14. Fred is right - it IS time to do something now. I'll march - well, slide. However, the crash will have nothing to do with a corrupt market. Like the last time, it's interest rates rising that will do the trick. And most non-VI financial organisations are implying this will happen after Christmas. I've seen the figure 8% bandied about in a few publications, and that's enough for everything to go pear-shaped. And btw, it's not just ftbs who'll march with you - I bought my one-bed flat 7 years ago (although recently I got into trouble because I was unemployed for two and a half months, which is something, RSF, that we're definitely going to be seeing more of, so there'll be an even bigger rise in reposessions, etc etc). But some friends have given up on buying and even colleagues on good salaries - £36,000 plus - can't afford to buy anything here in London - yes, most journalists under 37 are despairing ftbs!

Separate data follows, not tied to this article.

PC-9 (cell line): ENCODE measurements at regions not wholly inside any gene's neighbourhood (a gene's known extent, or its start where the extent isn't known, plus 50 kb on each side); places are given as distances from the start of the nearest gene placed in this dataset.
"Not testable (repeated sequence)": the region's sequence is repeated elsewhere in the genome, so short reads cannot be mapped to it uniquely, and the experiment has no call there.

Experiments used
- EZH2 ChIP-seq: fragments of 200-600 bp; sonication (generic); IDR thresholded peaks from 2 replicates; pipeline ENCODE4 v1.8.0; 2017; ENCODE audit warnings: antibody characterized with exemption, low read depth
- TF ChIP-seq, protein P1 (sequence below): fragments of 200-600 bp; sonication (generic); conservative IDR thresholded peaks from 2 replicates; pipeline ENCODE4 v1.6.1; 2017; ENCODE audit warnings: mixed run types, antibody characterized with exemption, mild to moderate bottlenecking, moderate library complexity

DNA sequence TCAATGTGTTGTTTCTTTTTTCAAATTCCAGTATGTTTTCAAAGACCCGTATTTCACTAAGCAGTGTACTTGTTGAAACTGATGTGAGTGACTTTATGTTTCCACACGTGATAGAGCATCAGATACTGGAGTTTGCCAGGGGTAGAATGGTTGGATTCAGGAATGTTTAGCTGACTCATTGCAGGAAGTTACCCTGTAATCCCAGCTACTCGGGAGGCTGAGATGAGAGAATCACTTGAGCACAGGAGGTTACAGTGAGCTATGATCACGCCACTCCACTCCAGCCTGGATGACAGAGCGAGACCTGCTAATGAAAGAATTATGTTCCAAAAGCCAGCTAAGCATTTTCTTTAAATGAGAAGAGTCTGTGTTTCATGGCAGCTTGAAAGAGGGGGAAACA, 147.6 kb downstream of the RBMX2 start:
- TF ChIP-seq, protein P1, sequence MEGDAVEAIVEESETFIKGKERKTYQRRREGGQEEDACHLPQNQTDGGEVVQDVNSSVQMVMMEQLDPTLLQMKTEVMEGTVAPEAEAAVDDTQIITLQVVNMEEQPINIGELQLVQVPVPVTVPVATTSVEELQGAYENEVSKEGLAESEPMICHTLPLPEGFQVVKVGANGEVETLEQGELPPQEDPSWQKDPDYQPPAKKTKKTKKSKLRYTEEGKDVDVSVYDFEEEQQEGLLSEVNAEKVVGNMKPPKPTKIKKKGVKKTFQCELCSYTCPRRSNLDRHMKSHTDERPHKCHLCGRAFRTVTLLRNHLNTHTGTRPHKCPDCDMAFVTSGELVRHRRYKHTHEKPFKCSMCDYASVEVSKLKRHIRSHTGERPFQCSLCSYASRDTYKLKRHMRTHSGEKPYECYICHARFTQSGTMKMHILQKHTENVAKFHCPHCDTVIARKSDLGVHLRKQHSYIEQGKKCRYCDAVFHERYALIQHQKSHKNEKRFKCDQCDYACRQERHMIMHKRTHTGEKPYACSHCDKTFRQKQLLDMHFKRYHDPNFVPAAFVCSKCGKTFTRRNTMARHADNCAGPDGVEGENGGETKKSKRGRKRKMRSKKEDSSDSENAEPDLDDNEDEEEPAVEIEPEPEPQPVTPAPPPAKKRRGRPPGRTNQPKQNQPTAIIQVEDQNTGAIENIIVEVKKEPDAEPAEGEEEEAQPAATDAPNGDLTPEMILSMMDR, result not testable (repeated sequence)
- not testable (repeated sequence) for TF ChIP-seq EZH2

15. I don't think you're a victim of your own making. This is not mainly to do with consumerism gone mad. It is, partly, of course, but on the whole I think the price of even basic things has soared because retailers know we can all get easy credit now. If this hadn't happened, things would be a lot cheaper. For instance, if you're mortgaged over your head, or even by three and a half times your salary, after all the insurances (contents, buildings, car, mortgage protection!, health), pension, council tax, etc you have to pay, you're left with nothing to put aside for a rainy day, eg when the washing machine breaks down or the car needs a new alternator. Therefore, you have to buy it on credit. I recently bought carpets for my flat - tufty carpets great for gliding on and the old ones I'd lived with for seven years while I slowly transformed my flat from a slum to something comfortable, were crap. Cost £2,000, and nothing special, just durable. No way could I have saved that. So MEW to the rescue (yes, I know - idiot). But as I've said before, I believe it's been Blair's policy to get us all into debt - how easy is a population in heavy debt to control, especially his potential future opponents - university graduates now starting life with debts of £20,000 plus (and no hope of buying a home in the next 15 years unless, God wiling, there is a crash).